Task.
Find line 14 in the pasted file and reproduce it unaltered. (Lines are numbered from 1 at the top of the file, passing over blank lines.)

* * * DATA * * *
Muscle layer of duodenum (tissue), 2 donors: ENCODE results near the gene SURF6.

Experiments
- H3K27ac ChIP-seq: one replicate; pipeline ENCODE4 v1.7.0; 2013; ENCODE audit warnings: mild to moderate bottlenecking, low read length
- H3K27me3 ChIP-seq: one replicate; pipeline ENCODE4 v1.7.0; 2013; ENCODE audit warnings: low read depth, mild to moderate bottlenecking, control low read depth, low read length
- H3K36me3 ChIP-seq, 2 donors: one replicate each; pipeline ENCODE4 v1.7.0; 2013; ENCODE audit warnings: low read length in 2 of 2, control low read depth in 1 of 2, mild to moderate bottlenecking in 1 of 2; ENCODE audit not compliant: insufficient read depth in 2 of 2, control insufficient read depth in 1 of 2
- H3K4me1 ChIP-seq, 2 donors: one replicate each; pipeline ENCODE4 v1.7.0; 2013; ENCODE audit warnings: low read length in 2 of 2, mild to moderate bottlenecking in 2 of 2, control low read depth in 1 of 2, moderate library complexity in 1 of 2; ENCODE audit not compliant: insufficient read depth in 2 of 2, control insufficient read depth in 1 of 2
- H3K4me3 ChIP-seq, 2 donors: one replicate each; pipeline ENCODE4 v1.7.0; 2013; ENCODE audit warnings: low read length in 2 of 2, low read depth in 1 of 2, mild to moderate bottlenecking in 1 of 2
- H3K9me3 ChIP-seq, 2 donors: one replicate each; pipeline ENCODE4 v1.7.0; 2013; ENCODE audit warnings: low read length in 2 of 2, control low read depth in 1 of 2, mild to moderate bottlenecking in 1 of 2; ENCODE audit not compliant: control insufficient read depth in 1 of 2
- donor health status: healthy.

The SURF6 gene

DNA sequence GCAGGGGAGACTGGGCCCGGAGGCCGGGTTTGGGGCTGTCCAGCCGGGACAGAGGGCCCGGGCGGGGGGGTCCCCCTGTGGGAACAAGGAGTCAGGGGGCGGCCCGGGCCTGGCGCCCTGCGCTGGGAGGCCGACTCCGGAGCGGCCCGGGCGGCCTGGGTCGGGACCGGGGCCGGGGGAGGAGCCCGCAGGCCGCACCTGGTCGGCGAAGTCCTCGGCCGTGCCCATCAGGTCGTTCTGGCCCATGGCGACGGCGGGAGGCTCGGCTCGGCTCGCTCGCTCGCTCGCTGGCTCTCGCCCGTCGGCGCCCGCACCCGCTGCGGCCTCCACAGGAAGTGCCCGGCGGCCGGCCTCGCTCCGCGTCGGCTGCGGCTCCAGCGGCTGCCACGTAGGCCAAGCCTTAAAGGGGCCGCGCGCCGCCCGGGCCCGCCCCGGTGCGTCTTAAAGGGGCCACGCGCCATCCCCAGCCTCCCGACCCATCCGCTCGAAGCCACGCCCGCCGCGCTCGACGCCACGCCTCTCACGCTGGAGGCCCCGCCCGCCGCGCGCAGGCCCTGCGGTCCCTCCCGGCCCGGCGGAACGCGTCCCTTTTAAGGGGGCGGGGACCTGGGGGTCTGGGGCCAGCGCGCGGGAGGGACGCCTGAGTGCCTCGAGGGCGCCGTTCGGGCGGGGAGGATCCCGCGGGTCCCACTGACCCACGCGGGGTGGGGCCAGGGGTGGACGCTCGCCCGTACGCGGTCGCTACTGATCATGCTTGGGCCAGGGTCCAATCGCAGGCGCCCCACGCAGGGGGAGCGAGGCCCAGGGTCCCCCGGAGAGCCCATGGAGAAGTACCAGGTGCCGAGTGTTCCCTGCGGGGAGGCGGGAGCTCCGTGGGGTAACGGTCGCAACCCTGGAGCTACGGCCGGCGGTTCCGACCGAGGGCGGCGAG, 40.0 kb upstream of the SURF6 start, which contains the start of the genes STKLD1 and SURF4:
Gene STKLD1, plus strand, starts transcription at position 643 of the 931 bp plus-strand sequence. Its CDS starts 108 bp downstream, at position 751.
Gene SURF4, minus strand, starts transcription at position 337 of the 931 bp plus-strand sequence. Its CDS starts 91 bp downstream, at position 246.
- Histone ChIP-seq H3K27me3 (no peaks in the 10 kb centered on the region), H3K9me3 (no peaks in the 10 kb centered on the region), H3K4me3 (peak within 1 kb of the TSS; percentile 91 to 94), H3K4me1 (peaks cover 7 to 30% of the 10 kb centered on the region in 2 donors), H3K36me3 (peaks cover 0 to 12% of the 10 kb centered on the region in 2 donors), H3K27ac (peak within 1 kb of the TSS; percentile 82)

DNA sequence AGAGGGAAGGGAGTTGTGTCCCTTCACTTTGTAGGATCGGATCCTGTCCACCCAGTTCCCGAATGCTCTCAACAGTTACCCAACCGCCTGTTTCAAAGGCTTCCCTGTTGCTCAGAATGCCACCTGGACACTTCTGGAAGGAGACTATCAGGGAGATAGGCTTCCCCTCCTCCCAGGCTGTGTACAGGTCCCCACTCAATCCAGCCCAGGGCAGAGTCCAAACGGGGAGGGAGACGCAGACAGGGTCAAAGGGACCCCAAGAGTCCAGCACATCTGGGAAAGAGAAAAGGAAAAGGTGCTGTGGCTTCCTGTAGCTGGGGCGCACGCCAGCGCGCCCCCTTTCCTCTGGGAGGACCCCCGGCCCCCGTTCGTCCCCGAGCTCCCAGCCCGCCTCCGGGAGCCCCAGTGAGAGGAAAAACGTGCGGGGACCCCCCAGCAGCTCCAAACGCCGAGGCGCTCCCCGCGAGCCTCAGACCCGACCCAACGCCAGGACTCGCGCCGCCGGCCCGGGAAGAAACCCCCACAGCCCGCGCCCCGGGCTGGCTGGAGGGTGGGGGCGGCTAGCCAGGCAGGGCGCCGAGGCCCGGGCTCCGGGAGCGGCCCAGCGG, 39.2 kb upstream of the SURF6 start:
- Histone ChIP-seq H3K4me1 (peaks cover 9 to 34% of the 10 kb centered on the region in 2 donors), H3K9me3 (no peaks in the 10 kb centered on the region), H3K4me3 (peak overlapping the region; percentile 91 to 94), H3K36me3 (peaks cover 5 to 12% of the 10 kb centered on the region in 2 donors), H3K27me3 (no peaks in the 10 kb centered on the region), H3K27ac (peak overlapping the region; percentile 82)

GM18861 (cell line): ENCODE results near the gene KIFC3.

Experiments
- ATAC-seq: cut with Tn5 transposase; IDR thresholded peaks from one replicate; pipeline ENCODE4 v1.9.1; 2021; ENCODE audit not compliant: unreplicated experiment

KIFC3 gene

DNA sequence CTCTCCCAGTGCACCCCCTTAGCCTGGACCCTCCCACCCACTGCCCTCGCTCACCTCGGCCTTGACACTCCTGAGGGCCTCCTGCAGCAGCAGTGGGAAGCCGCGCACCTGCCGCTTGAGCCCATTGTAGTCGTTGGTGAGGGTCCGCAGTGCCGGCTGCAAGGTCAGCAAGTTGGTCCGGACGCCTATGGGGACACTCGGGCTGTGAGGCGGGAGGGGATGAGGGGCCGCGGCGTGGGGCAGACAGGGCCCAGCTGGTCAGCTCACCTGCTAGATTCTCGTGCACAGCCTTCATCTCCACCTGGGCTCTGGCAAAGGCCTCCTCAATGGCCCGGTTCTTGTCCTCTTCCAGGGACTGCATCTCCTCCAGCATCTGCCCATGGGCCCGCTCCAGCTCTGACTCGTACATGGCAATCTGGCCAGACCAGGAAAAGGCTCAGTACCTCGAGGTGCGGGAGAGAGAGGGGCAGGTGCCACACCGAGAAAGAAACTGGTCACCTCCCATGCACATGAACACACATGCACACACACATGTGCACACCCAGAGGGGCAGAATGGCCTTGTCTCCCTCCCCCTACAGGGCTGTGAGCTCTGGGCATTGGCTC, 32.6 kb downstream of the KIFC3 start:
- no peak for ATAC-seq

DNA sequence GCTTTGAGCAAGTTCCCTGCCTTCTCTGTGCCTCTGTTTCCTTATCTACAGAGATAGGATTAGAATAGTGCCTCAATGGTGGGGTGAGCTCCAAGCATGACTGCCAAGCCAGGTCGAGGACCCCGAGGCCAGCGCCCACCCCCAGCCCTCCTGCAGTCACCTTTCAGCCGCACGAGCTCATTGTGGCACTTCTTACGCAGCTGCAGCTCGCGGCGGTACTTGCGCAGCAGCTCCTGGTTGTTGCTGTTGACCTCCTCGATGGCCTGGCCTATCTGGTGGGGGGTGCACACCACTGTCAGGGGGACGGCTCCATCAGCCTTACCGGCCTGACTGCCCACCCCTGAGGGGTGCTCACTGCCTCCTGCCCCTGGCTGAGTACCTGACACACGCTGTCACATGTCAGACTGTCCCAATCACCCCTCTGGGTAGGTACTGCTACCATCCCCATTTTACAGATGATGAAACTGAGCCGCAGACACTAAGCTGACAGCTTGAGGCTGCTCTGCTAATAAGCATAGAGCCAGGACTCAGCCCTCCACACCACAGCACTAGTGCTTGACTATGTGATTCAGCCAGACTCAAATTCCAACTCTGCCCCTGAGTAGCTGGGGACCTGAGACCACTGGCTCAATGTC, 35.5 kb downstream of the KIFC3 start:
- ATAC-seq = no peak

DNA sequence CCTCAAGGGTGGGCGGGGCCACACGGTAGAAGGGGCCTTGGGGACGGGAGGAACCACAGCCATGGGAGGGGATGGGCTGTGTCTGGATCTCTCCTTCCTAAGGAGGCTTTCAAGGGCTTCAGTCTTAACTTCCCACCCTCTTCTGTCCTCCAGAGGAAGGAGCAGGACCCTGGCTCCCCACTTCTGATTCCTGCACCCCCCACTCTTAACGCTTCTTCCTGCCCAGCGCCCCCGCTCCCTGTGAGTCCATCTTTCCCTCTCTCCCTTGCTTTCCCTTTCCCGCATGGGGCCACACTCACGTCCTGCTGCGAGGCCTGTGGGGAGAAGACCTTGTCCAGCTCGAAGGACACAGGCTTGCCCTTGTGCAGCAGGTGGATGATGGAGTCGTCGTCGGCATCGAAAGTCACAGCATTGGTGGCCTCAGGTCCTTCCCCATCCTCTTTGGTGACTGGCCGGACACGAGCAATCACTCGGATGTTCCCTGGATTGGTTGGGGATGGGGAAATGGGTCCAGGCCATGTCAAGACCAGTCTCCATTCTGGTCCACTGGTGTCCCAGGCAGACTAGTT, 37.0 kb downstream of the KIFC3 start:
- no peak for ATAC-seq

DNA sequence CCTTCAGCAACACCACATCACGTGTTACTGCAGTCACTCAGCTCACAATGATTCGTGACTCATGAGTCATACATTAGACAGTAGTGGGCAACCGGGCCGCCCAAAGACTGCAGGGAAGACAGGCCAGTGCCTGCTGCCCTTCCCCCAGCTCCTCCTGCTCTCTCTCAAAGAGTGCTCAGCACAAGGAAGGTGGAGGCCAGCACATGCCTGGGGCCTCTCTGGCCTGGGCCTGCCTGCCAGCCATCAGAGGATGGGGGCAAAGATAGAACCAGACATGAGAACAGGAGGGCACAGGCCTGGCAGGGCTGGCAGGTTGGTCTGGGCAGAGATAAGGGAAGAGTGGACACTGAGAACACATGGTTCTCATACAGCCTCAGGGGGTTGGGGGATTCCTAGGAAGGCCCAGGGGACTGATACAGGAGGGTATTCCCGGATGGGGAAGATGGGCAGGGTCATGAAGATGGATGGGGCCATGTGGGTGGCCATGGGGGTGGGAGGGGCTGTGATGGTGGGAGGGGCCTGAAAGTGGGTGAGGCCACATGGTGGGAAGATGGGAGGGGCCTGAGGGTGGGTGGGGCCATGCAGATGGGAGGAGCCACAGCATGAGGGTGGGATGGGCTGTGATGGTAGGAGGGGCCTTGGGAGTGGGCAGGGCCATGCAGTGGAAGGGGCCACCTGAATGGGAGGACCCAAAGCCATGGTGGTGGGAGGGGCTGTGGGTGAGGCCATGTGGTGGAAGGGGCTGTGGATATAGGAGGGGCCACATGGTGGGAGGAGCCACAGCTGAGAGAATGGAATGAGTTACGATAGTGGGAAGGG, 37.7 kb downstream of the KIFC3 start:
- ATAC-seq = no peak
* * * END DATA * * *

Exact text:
- Histone ChIP-seq H3K27me3 (no peaks in the 10 kb centered on the region), H3K9me3 (no peaks in the 10 kb centered on the region), H3K4me3 (peak within 1 kb of the TSS; percentile 91 to 94), H3K4me1 (peaks cover 7 to 30% of the 10 kb centered on the region in 2 donors), H3K36me3 (peaks cover 0 to 12% of the 10 kb centered on the region in 2 donors), H3K27ac (peak within 1 kb of the TSS; percentile 82)